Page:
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Drawing - Paul Matt - Piper J3 Cub

$ 1.49

Brand Kiona Publishing, Inc.

The Piper J-3 Cub is an American made light aircraft. It was built between 1937 and 1947 by Piper Aircraft. The aircraft features a simple, lightweight design that provides good low-speed handling properties and short field performance. The Cub is possibly the best known airplane. The Cub's simplicity, affordability and popularity — as well as its large production numbers, with nearly 20,000 built in the United States — make it a hallmark.

The Cub was originally intended as a trainer and as a general aviation aircraft. Due to its performance, it was also suitable for a variety of military uses such as reconnaissance, liaison, and ground control. It was, therefore, produced in large numbers during the World War II as the L-4 Grasshopper. Large numbers of Cubs are still flying. Cubs are also highly valued as bush aircraft.

The Cub is a high-wing, strut-braced monoplane, with a large area rectangular wing. It is powered by an air-cooled piston engine that turns a fixed-pitch propeller. Its fuselage is a welded steel frame covered in fabric, with seating for two people in tandem.

The aircraft's standard chrome yellow paint has come to be known as "Cub Yellow" or "Lock Haven Yellow”.

The Taylor E-2 Cub first appeared in 1930, built by Taylor Aircraft in Bradford, Pennsylvania. Sponsored by William T. Piper, a Bradford industrialist and investor, the affordable E-2 was meant to encourage greater interest in aviation. Later in 1930, the company went bankrupt, with Piper buying the assets but keeping founder C. Gilbert Taylor on as president. In 1936, an earlier Cub was altered by employee Walter Jamouneau to become the J-2 while Taylor was on sick leave. This has led some to believe that the "J" stood for Jamouneau, while aviation historian Peter Bowers concluded that the letter simply followed the E, F, G, and H models, with the I omitted because it could be mistaken for the numeral one. When Taylor saw the redesign he was so incensed that he fired Jamouneau. Piper, however, had encouraged Jamouneau's changes, and hired him back. Piper then bought Taylor's share in the company, paying him $250 U.S. per month for three years.

Although sales were initially slow, about 1,200 J-2s were produced before a fire in the Piper factory ended its production in 1938. After Piper moved his company from Bradford to Lock Haven, the J-3, which featured further changes by Jamouneau, replaced the J-2. The changes mostly amounted to integrating the vertical fin of the tail into the rear fuselage structure and covering it simultaneously with each of the fuselage's sides, changing the rearmost side windows’ shape to a smoothly curved half-oval outline, and placing a true steerable tailwheel at the rear end of the J-2's leaf spring-style tailskid, which was linked for steering to the lower end of the rudder with springs and lightweight chains to either end of a double-ended rudder control horn. Powered by a 40 hp (30 kW) engine, in 1938, the J-3 sold for just over $1,000.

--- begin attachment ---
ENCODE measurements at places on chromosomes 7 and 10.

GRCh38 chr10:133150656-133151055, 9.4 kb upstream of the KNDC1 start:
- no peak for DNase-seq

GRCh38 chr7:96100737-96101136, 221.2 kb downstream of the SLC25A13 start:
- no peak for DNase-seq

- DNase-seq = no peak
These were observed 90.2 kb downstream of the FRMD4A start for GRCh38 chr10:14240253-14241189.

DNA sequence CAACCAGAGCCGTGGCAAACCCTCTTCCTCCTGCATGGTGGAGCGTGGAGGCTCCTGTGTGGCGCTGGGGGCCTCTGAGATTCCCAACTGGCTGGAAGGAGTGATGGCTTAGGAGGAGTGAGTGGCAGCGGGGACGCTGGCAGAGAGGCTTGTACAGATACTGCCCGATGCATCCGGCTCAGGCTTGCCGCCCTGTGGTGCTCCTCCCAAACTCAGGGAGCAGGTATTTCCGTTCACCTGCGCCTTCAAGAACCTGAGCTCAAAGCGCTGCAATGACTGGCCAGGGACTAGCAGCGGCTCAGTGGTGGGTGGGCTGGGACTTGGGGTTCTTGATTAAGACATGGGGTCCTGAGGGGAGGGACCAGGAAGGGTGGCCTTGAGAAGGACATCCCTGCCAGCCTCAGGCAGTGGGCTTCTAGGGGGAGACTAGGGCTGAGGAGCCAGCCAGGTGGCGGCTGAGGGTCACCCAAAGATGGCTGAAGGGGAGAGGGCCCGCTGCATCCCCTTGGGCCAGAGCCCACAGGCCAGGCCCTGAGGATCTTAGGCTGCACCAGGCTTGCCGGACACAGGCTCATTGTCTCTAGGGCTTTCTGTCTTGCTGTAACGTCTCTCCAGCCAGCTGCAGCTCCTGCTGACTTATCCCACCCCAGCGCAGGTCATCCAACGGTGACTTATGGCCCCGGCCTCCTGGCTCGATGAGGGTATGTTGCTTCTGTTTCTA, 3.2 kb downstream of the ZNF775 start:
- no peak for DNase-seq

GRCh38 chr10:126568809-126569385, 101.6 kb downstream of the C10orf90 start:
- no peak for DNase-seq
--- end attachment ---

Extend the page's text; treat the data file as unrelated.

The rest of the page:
A number of different air-cooled engines, most of flat-four configuration, were used to power J-3 Cubs, resulting in differing model designations for each type: the J3C models used the Continental A series, the J3F used the Franklin 4AC, and the J3L used the Lycoming O-145. A very few examples, designated J3P, were equipped with Lenape Papoose 3-cylinder radial engines.

The outbreak of hostilities in Europe in 1939, along with the growing realization that the United States might soon be drawn into World War II, resulted in the formation of the Civilian Pilot Training Program (CPTP). The Piper J-3 Cub became the primary trainer aircraft of the CPTP and played an integral role in its success, achieving legendary status. Seventy-five percent of all new pilots in the CPTP (from a total of 435,165 graduates) were trained in Cubs. By war's end, 80 percent of all United States military pilots had received their initial flight training in Piper Cubs.

The need for new pilots created an insatiable appetite for the Cub. In 1940, the year before the United States' entry into the war, 3,016 Cubs had been built; wartime demands soon increased that production rate to one Cub being built every 20 minutes.


  • Crew: one pilot
  • Capacity: one passenger
  • Length: 22 ft 5 in. (6.83 m)
  • Wingspan: 35 ft 3 in. (10.74 m)
  • Height: 6 ft 8 in. (2.03 m)
  • Wing area: 178.5 ft2 (16.58 m2)
  • Empty weight: 765 lb (345 kg)
  • Useful load: 455 lb (205 kg)
  • Max. takeoff weight: 1,220 lb (550 kg)
  • Powerplant: Continental A-65-8 air-cooled horizontally opposed four cylinder, 65 hp (48 kW) at 2,350 rpm
  • Maximum airspeed: 76 kn (87 mph, 140 km/h)
  • Cruise airspeed: 65 kn (75 mph, 121 km/h)
  • Range: 191 nmi (220 mi, 354 km)
  • Service ceiling: 11,500 ft (3,500 m)
  • Rate of climb: 450 ft/min (2.3 m/s)
  • Wing loading: 6.84 lb/ft2 (33.4 kg/m2)
  • Power/mass: 18.75 lb/hp (11.35 kg/kW)

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